The cross-sectional areas (A1 and A2) of the two tanks can rather accurately be determined. We therefore treat these and g as constants and verify that the 'Fixed' field is properly set for all 6 parameters through the command GETPAR. All in all, this means that 3 of the model parameters will be estimated.

```nlgr.Parameters(1).Fixed = true; nlgr.Parameters(4).Fixed = true; nlgr.Parameters(5).Fixed = true; getpar(nlgr, 'Fixed') ```
```ans = 6x1 cell array {} {} {} {} {} {} ```

### Performance of the Initial Two Tank Model

Before estimating the free parameters k, a1 and a2 we simulate the system using the initial parameter values. We use the default differential equation solver (a Runge-Kutta 45 solver with adaptive step length adjustment) and set the absolute and relative error tolerances to rather small values (1e-6 and 1e-5, respectively). Notice that the COMPARE command, when called with two input arguments, as default will estimate all initial state(s) regardless of whether any initial state has been defined to be 'Fixed'. In order to only estimate the free initial state(s), call COMPARE with a third and a fourth input argument as follows: compare(z, nlgr, 'init', 'm'); as both initial states of the tank model by default are 'Fixed', no initial state estimation will be performed by this command.

```nlgr.SimulationOptions.AbsTol = 1e-6; nlgr.SimulationOptions.RelTol = 1e-5; compare(z, nlgr); ``` Figure 4: Comparison between true output and the simulated output of the initial two tank model.

The simulated and true outputs are shown in a plot window, and as can be seen the fit is not so impressive.

### Parameter Estimation

In order to improve the fit, the 3 free parameters are next estimated using NLGREYEST. (Since, by default, the 'Fixed' fields of all initial states are false, no estimation of the initial states will be done in this call to the estimator.)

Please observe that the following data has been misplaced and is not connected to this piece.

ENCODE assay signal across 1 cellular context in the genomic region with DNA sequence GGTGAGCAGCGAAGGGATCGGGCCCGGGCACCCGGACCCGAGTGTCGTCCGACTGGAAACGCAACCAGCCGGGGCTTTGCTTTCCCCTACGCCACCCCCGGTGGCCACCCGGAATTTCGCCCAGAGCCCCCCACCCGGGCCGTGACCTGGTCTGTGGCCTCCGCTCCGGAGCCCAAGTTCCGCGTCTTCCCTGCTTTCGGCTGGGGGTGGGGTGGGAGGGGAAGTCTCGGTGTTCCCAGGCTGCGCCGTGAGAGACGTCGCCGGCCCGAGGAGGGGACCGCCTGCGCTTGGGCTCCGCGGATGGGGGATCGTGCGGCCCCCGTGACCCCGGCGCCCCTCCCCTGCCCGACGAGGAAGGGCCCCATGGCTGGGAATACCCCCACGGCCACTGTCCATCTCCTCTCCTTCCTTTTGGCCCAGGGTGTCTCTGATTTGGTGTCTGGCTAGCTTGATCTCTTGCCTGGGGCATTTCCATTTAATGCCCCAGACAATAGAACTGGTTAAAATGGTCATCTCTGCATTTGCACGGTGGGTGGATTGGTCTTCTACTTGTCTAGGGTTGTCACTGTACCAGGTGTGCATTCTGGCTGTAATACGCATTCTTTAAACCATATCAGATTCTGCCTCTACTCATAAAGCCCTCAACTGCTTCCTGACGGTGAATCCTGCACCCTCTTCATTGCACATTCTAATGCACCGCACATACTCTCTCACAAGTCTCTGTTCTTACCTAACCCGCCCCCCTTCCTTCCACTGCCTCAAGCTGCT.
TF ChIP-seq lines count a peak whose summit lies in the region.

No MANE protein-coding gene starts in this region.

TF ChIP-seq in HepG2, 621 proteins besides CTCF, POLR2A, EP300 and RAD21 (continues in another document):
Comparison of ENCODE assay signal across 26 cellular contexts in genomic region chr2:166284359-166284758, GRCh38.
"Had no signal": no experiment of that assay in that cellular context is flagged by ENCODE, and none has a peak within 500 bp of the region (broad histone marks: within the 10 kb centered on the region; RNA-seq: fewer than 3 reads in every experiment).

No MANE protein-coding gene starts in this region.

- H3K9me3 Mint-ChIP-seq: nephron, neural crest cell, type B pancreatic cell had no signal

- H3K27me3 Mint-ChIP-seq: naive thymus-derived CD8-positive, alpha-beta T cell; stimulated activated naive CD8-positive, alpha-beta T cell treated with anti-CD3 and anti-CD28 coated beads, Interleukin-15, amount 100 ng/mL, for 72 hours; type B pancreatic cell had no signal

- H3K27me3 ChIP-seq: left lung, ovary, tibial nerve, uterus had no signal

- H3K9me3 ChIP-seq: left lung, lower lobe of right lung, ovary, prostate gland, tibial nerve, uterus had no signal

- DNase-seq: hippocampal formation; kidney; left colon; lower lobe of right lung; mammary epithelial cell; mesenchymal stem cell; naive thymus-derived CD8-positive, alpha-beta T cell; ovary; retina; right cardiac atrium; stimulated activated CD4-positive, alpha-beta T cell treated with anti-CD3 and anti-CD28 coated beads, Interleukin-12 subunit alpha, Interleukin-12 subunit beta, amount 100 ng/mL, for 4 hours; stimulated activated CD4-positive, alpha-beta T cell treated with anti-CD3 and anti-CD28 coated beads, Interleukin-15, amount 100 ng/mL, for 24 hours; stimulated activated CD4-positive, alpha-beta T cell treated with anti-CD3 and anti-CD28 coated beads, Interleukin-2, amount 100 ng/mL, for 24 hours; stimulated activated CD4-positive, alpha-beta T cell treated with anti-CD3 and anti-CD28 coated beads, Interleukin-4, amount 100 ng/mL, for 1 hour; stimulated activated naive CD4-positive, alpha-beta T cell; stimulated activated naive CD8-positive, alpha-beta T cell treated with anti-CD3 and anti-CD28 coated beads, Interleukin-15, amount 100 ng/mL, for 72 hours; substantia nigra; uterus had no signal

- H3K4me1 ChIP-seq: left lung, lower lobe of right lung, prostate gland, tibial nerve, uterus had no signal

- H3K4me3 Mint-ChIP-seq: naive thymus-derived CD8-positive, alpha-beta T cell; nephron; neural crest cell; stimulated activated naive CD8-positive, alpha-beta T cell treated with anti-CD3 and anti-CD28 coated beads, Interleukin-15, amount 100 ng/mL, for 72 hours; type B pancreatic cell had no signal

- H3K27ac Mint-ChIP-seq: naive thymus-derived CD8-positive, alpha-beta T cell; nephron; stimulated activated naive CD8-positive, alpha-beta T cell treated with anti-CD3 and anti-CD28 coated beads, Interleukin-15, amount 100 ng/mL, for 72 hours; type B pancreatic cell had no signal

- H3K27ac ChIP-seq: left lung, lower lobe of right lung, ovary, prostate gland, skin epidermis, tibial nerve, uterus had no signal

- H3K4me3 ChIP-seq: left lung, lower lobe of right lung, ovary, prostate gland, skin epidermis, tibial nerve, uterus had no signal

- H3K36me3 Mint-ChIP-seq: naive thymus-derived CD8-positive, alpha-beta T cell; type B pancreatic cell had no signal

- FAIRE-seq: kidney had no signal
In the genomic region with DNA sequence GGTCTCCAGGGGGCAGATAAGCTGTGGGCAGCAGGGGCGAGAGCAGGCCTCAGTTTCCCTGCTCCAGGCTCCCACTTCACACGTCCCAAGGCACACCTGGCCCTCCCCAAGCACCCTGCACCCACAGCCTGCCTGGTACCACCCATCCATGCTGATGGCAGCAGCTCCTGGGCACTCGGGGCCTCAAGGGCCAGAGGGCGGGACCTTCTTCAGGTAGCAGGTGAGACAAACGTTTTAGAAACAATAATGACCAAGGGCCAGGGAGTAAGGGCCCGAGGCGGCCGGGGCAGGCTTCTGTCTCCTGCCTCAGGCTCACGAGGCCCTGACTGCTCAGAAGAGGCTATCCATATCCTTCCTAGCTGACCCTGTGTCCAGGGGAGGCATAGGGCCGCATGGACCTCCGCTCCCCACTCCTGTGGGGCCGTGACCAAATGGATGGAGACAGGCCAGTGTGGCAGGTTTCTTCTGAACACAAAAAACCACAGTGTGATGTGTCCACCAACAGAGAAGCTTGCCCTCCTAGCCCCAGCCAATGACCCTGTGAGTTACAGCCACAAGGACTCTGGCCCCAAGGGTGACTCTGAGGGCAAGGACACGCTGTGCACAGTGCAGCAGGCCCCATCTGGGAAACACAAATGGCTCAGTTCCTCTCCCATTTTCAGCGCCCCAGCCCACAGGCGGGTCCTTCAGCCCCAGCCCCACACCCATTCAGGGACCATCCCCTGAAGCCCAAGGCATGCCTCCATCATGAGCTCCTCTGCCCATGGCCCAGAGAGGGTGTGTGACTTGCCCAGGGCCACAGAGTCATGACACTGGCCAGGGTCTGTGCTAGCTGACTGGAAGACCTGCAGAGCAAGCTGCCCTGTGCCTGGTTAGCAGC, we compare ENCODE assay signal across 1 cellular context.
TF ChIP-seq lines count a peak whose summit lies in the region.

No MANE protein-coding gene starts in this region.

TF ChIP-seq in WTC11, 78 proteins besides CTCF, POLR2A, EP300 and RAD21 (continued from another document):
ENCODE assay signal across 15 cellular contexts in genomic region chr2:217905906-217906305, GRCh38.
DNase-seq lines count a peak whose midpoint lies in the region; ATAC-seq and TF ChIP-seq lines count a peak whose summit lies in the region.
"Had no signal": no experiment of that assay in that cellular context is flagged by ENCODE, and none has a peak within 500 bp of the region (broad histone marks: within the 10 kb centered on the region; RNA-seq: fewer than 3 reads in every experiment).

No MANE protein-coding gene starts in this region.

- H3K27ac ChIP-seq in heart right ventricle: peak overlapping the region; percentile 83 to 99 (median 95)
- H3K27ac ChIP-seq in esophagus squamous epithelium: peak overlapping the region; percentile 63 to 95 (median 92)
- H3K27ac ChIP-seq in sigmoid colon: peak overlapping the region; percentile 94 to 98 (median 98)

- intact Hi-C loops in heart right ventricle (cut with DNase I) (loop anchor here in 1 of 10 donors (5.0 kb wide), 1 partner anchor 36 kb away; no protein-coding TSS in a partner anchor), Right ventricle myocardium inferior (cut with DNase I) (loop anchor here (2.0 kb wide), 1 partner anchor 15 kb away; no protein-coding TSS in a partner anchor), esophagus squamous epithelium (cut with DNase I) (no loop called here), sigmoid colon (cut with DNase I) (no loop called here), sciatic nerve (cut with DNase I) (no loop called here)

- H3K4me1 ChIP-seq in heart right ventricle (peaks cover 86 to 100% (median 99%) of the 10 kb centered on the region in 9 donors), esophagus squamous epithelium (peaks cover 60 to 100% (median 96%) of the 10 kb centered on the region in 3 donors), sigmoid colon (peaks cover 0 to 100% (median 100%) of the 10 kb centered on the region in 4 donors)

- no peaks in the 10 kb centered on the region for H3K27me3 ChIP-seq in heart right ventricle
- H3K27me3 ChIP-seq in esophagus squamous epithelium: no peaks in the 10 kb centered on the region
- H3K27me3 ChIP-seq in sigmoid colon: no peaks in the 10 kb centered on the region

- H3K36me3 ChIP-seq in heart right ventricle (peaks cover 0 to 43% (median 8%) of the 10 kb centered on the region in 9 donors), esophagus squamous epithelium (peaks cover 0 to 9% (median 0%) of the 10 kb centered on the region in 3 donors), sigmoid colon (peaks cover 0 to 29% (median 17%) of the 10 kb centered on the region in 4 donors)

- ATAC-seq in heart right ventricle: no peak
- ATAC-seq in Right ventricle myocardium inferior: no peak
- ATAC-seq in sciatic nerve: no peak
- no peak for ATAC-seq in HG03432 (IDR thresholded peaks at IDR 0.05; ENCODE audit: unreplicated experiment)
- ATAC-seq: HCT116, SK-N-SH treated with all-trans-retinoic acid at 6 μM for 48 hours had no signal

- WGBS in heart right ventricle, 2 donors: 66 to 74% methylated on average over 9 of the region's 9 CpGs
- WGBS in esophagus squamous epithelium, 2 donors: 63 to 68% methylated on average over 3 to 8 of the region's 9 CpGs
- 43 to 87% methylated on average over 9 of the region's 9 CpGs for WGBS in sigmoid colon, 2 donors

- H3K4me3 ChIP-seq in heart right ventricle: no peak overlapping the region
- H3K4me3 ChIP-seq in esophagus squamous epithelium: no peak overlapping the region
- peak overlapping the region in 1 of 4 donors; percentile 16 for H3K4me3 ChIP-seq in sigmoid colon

```nlgr = nlgreyest(z, nlgr, nlgreyestOptions('Display', 'on')); ```

### Performance of the Estimated Two Tank Model

To investigate the performance of the estimated model, a simulation of it is performed (the initial states are here reestimated).

```compare(z, nlgr); ``` Figure 5: Comparison between true output and the simulated output of the estimated two tank model.

The agreement between the true and the simulated outputs is quite good. A remaining question is, however, if the two tank system can be accurately described using a simpler and linear model structure. To answer this, let us try to fit the data to some standard linear model structures, and then use COMPARE to see how well these models capture the dynamics of the tanks.

```nk = delayest(z); arx22 = arx(z, [2 2 nk]); % Second order linear ARX model. arx33 = arx(z, [3 3 nk]); % Third order linear ARX model. arx44 = arx(z, [4 4 nk]); % Fourth order linear ARX model. oe22 = oe(z, [2 2 nk]); % Second order linear OE model. oe33 = oe(z, [3 3 nk]); % Third order linear OE model. oe44 = oe(z, [4 4 nk]); % Fourth order linear OE model. sslin = ssest(z); % State-space model (order determined automatically) compare(z, nlgr, 'b', arx22, 'm-', arx33, 'm:', arx44, 'm--', ... oe22, 'g-', oe33, 'g:', oe44, 'g--', sslin, 'r-'); ``` Figure 6: Comparison between true output and the simulated outputs of a number of estimated two tank models.